Despite what Aurora Police and RTD say, or don’t say, having a commuter train derail, throw passengers around, one out the door of the moving train, causing her foot to be removed from her body, is a damned big deal.
No thanks to RTD or the cops, here’s what we do know happened on a snowy Jan. 28 Monday morning.
At about 7:15 a.m. police were called to South Sable Boulevard and East Exposition Avenue because the R Line train had derailed. RTD tweeted it out as “an accident.” Police retweeted the RTD tweet.
In these modern social media days, that’s how government rolls. From the White House on down, all officials think you need to know fits in a 280-character missive. Thank your lucky social media stars that Twitter doubled its character limit in 2017, or the public would know only half of what little they do.
Naturally, “RTD” and “derailment” get the attention of the media and the public who are unsurprisingly concerned about such things.
The official word from cops and RTD was that during some kind of derailment thing, the train left the tracks. Someone was “ejected,” and “seriously injured,” there was a traffic problem, and the train was not going to be running for a while.
As you can well imagine, curious and pesky reporter types had a few questions.
Among them: Are you freaking kidding me? The R-Line derailed? As in, the damned train jumped the tracks?
Is this a thing? I mean, I see these trains running all over Aurora and Denver all the time. In fact, I ride these things. Police and RTD were saying — with all the verve that they would have announced the “bus is going to be a little late today” — that the train had not just left the station, but the tracks entirely.
It gets worse. Not only did the damn thing jump the tracks, police said, it came off the rails while turning a corner across one of Aurora’s busiest streets. At rush hour. During a snow storm.
This can happen, folks.
If you were thinking that this barely 2-year-old wonder of technology has built-in, I don’t know, safety devices to keep whoever’s driving the thing from taking corners too fast, like it’s a damned go-cart or something, apparently that may not be the case. We don’t know, because nobody’s saying. The only thing officials are saying is whether “weather” or “speed” might be a consideration in two separate investigations.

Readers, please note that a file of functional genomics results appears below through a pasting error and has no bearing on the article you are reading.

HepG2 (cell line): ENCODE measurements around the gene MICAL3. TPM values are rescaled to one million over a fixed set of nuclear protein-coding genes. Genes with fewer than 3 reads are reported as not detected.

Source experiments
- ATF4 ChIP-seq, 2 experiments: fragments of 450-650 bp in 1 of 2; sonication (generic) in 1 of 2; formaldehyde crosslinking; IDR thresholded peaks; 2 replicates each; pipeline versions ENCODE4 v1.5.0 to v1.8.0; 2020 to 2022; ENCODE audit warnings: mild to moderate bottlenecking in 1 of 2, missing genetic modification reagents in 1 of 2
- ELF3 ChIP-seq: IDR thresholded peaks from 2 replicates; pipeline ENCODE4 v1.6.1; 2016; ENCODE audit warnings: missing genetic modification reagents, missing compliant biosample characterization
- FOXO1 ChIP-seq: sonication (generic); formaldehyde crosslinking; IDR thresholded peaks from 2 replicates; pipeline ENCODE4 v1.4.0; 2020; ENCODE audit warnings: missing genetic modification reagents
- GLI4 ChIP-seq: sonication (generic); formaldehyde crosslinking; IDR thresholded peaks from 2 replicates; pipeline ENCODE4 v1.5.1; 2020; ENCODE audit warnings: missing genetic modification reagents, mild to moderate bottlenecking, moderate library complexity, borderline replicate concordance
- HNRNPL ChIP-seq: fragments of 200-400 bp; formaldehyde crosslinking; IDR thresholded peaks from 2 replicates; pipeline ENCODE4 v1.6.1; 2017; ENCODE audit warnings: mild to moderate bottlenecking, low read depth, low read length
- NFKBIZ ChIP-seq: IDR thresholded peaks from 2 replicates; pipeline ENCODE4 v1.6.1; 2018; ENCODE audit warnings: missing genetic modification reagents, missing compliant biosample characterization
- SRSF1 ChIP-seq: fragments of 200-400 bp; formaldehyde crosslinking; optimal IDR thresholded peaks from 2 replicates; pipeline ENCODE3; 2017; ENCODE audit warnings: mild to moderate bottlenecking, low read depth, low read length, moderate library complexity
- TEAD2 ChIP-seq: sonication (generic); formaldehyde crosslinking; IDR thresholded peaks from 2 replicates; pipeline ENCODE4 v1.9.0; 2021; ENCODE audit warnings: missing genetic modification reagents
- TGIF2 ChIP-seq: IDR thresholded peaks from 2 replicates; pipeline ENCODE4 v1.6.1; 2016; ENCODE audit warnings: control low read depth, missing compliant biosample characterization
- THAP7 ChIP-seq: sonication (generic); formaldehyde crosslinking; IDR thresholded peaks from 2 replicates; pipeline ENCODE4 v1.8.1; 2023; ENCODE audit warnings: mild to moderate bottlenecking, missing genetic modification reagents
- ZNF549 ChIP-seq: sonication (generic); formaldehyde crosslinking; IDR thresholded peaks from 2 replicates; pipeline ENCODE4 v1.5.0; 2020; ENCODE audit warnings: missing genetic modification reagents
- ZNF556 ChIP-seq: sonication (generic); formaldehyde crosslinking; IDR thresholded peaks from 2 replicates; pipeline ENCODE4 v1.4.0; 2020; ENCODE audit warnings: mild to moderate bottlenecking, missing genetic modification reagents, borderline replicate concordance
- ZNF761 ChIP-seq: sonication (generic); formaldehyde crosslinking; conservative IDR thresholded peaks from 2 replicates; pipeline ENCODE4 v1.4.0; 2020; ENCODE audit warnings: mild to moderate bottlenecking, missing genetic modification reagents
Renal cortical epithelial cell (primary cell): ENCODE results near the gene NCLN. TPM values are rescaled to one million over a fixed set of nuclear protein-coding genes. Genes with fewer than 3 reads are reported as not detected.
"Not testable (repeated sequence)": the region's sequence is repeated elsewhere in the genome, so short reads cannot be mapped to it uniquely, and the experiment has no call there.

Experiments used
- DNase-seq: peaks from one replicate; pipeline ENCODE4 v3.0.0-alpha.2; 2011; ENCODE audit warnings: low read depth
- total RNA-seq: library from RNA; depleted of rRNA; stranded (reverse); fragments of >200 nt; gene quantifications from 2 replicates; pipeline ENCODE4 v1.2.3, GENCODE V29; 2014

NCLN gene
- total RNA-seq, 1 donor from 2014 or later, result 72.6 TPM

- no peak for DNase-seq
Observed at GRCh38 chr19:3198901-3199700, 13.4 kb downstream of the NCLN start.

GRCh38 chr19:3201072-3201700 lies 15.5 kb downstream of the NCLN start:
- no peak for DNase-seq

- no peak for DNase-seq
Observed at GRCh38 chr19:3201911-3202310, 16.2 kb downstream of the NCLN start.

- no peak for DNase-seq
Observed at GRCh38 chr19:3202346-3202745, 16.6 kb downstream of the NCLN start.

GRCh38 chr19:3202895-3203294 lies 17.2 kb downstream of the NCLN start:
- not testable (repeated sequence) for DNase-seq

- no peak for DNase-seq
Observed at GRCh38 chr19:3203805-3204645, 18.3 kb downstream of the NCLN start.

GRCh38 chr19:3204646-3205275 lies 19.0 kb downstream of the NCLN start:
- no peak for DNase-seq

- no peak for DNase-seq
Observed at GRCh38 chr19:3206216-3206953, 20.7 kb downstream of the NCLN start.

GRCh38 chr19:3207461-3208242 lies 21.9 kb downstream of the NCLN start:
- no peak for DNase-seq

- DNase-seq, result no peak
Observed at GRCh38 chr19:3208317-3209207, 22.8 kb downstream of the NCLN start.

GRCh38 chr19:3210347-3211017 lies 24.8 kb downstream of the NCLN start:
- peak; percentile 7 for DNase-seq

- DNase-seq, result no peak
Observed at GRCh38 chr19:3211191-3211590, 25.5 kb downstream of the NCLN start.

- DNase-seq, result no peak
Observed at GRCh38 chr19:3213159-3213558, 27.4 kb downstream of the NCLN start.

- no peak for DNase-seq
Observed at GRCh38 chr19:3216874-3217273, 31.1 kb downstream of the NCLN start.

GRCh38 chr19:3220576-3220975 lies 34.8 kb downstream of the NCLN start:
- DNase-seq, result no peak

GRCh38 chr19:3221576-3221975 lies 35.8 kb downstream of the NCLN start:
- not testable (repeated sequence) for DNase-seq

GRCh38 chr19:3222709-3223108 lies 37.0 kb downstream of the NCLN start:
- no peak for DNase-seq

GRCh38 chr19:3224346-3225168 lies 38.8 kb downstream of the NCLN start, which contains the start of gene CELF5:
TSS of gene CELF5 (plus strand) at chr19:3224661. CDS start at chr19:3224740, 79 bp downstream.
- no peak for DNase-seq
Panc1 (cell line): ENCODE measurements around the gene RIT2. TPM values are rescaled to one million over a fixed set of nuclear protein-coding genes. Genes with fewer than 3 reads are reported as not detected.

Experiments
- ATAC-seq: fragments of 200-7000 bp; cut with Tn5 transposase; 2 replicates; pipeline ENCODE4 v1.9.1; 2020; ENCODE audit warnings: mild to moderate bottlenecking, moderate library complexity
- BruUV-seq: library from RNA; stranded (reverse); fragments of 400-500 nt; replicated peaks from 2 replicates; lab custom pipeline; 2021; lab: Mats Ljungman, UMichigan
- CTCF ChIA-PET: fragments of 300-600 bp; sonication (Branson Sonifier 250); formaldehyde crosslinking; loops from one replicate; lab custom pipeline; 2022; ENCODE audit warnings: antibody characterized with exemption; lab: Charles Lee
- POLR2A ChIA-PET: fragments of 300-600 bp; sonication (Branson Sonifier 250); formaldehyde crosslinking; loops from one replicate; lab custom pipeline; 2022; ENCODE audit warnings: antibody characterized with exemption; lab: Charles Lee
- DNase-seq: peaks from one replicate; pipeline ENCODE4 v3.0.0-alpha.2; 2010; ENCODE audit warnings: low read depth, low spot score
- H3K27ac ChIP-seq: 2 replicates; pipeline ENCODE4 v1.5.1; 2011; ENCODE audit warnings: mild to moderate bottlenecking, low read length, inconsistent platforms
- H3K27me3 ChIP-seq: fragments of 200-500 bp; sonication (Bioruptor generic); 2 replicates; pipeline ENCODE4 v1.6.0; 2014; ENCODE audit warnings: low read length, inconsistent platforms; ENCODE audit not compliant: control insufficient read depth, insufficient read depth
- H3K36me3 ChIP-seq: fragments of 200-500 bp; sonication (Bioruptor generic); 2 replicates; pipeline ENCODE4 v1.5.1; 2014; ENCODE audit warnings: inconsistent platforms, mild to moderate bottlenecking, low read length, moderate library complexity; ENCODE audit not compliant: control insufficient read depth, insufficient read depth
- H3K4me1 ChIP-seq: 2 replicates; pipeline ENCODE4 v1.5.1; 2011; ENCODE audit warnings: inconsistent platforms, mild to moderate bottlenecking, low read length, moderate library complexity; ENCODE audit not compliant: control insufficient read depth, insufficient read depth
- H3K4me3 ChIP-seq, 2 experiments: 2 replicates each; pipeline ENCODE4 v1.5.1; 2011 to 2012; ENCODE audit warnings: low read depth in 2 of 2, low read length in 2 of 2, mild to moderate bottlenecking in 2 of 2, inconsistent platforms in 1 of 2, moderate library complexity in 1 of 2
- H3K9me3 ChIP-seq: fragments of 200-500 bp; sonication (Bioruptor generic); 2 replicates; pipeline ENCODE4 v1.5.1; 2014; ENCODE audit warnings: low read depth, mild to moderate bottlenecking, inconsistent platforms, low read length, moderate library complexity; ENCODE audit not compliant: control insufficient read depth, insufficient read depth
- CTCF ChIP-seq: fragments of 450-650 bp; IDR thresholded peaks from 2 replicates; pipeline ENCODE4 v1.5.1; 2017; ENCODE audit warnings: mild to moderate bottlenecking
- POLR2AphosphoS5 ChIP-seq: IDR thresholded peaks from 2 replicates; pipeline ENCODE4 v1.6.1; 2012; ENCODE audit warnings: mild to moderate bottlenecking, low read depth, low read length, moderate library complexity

Perhaps RTD is unaware that, here in Aurora, we frequently have weather. As we’re learning in dribs and drabs, these trains are still capable of more speed than the trains, the tracks or the driver’s skill can handle.
Next question? “What do you mean, “ejected?”
That question got a big “no comment” from cops and RTD officials alike. Did they mean that someone fell from the train? Was mama thrown from the train? Lept from the roof? Dove through a window? Launched through a ceiling vent?
Without being provided any facts, the public was at first just left to their imagination.
Same goes with the health of the person ejected from the train. The person was “seriously” injured, police said.
After several, “ongoing investigation” brush-offs later, other passengers on the train started filling in the blanks for area newspapers and TV stations.
Passenger Jeremiah Jasso told the Denver Post he was “suddenly flung from his seat, ‘did a front flip’ and his head likely would have hit a window if the person across from him didn’t catch him.”
Another passenger, Terry Edick said he, too, was thrown from his seat. He told The Denver Channel 7 that the train was going too fast for the turn.
He said a woman was thrown out of her seat up against the doors of the train, which popped open, she went flying out, and her foot was caught under the train.
“Her foot was absolutely amputated off her leg,” Edick told Channel 7. “It was completely cut off.” Two other passengers told reporters the same thing.
Police didn’t. Neither did RTD officials. If either of these groups try and pass this off as a medical privacy issue, I’ll camp in front of the state Capitol until state lawmakers force cops and RTD to stop that crap or clarify that the excuse is as stupid as it sounds.
Instead, police said they and fire officials provided first aid at the scene. Apparently, they had to keep the woman from bleeding to death while someone hunted in the snow for her missing foot.
A concussion is a serious injury. A broken leg is a serious injury. An amputated foot is disaster, folks. Despite police and RTD saying, “there’s no story here, move along,” a woman was thrown from a derailed light-rail RTD train in Aurora and her foot was cut off from her leg.
That’s a helluva story and a helluva problem for RTD.
Ridership on Aurora’s new R Line has been sucking air since the train started up in 2016. Throwing passengers from the train, dismembering them and going all quiet about it is not a good marketing strategy to turn that around.
I get that neither police nor RTD would want to jump to conclusions like a train can leave the tracks about what caused the R- Line to head down the un-railed part of the street. Go ahead and investigate the living crap out of that.
But you don’t have to be a climate scientist to stipulate that this poor woman’s foot didn’t spontaneously decide to depart from the rest of her body. Nor is it likely that her dismembered foot was a pre-existing condition.
Are Colorado governments taking public-relations tips from China these days? Kellyanne Conway?
Start talking, RTD. Someone bought a ticket for the R Line and ended up maimed for life on a train that can apparently leave the tracks at will.
Officials can fill in the sordid details after a long and leisurely inspection, but at least tell the public the gist of what happened so they can decide for themselves whether to have faith in their demure transit and public safety government or take an Uber.
Follow @EditorDavePerry on Twitter and Facebook or reach him at 303-750-7555 or [email protected]